European food body investigates harmful furan

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Europe's food watchdog calls on the €600 billion food and drink
industry to find out more about the presence of a potentially
harmful carcinogen - furan - in foods after scientists in the US
identify low levels in cooked foods.

Furan, a colourless, volatile liquid used in some chemical manufacturing industries, causes cancer in animals in studies where animals are exposed to furan at high doses. Occasionally reported to be found in foods, in May​ this year scientists at the US Food and Drug Administration discovered that furan forms in some foods more commonly than previously thought.

Their discovery has sparked the European Food Safety Authority to set up a panel of science experts charged with finding out more the chemical that they suspect forms in food during traditional heat treatment techniques, such as cooking, jarring, and canning.

"By gathering as much information as possible, the CONTAM panel would like to obtain a more informed view of the situation. After having collected information from all sources available, the working group will draft a report summarising the available data and identifying gaps and research needs,"​ said EFSA in a statement this week.

An integral element to their research is data provided by the European food and drink industry through the industry's medium, the CIAA.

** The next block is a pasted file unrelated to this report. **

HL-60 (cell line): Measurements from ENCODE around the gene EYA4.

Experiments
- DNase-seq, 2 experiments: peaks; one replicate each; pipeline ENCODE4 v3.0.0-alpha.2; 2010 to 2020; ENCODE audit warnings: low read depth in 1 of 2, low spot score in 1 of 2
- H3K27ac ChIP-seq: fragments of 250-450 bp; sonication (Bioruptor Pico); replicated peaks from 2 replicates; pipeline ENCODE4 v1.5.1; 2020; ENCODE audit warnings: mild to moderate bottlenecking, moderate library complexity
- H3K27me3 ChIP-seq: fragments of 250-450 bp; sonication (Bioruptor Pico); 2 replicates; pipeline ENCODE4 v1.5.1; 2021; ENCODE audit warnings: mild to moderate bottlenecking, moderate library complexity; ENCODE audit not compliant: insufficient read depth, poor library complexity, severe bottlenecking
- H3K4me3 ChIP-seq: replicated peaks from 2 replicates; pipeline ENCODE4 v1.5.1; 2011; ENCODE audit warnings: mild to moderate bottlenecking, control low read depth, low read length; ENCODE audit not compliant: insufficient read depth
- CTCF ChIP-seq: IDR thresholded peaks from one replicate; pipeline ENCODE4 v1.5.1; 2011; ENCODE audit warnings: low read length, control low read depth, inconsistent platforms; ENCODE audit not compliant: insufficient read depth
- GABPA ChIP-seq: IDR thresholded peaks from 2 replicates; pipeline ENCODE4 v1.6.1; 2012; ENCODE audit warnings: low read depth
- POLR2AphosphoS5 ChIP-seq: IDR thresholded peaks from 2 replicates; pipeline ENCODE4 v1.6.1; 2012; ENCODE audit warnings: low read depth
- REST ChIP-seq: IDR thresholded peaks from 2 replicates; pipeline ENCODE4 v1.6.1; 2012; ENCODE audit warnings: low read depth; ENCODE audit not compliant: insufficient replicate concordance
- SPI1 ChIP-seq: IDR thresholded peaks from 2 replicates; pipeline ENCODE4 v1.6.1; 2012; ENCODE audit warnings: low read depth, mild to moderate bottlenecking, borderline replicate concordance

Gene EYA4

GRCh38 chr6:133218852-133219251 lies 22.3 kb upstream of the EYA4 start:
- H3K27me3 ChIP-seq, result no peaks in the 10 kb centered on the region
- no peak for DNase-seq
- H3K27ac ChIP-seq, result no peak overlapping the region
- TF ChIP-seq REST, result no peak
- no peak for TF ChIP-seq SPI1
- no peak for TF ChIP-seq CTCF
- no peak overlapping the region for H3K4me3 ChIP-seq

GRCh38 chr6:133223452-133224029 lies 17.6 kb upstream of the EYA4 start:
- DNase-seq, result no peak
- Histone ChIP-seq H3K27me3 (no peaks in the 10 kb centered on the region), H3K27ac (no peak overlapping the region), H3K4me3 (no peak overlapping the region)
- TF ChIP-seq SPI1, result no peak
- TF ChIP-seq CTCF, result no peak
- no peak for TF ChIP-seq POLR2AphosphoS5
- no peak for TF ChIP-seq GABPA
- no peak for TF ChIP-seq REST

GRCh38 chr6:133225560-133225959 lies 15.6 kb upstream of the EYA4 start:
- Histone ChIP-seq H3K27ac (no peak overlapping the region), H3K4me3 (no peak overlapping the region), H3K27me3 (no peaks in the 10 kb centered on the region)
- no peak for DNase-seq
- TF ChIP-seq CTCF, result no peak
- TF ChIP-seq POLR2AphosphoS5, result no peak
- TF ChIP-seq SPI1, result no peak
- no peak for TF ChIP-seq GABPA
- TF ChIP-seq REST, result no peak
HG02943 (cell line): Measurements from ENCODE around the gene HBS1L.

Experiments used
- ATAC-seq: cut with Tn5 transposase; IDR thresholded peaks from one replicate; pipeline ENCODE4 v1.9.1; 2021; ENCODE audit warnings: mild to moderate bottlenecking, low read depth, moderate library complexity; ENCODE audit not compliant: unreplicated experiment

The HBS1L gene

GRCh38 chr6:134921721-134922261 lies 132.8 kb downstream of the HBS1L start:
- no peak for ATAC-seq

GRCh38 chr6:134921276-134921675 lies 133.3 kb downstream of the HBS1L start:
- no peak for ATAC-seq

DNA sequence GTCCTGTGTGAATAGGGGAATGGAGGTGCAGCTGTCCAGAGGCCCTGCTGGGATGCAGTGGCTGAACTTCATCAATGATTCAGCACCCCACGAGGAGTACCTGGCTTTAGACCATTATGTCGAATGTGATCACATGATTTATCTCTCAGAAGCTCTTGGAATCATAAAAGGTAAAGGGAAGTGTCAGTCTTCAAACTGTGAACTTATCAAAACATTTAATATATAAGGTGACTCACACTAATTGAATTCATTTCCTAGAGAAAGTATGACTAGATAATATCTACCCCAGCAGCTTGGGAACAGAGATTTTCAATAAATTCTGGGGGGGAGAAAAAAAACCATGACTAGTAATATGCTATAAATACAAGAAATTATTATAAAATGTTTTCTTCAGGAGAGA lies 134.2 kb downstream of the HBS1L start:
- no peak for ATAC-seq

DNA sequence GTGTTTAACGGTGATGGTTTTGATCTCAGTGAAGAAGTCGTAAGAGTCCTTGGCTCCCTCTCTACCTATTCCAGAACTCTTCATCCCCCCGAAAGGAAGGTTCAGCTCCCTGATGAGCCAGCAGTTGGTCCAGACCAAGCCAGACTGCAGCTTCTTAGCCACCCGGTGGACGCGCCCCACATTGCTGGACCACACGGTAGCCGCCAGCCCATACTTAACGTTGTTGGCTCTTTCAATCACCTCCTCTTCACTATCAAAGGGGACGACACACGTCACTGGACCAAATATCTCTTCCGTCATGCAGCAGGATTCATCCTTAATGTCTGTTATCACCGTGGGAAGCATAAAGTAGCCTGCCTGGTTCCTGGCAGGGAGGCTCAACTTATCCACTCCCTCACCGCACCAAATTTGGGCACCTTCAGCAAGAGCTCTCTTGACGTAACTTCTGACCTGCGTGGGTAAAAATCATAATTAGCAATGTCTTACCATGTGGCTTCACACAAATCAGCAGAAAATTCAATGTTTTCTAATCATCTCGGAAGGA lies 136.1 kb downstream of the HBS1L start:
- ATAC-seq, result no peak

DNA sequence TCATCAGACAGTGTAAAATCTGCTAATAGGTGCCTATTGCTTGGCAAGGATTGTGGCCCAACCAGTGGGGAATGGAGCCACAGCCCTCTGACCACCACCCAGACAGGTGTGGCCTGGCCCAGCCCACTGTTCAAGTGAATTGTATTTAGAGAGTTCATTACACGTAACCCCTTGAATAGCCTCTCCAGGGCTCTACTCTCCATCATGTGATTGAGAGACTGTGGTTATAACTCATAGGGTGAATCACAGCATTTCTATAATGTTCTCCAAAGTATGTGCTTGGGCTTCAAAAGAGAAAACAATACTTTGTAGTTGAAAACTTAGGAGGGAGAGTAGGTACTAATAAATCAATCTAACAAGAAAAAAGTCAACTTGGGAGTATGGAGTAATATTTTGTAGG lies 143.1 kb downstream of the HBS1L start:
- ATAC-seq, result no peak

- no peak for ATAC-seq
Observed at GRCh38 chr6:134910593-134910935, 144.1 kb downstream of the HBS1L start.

In a letter to the group last month, EFSA said "it would appreciate if the CIAA could …provide EFSA with any data they have on levels of furan in various foods and food products."

Without providing any specific details on current investigations, a spokesperson for the CIAA told that a round-up of the data could be expected by the end of September.

And EFSA added it was not looking for information on specific brands, but that it would be "quite happy" with generic descriptions, such as instant or ground coffee.

"Furthermore, it would be desirable to indicate which analytical method was used to determine the levels of furan in foods,"​ said the Brussels-based body that said it would work closely with the FDA, Health Canada and other authorities on this issue.

The food industry and consumers can only expect to hear any feedback - and further action - on the EFSA furan data collection once the full findings have been collated and after a discussion with the advisory forum.

So far, FDA has focused on testing canned or jarred foods, because these foods are heated in sealed containers. Furan​ has been found in such canned or jarred foods as soups, sauces, beans, pasta meals, and baby foods.

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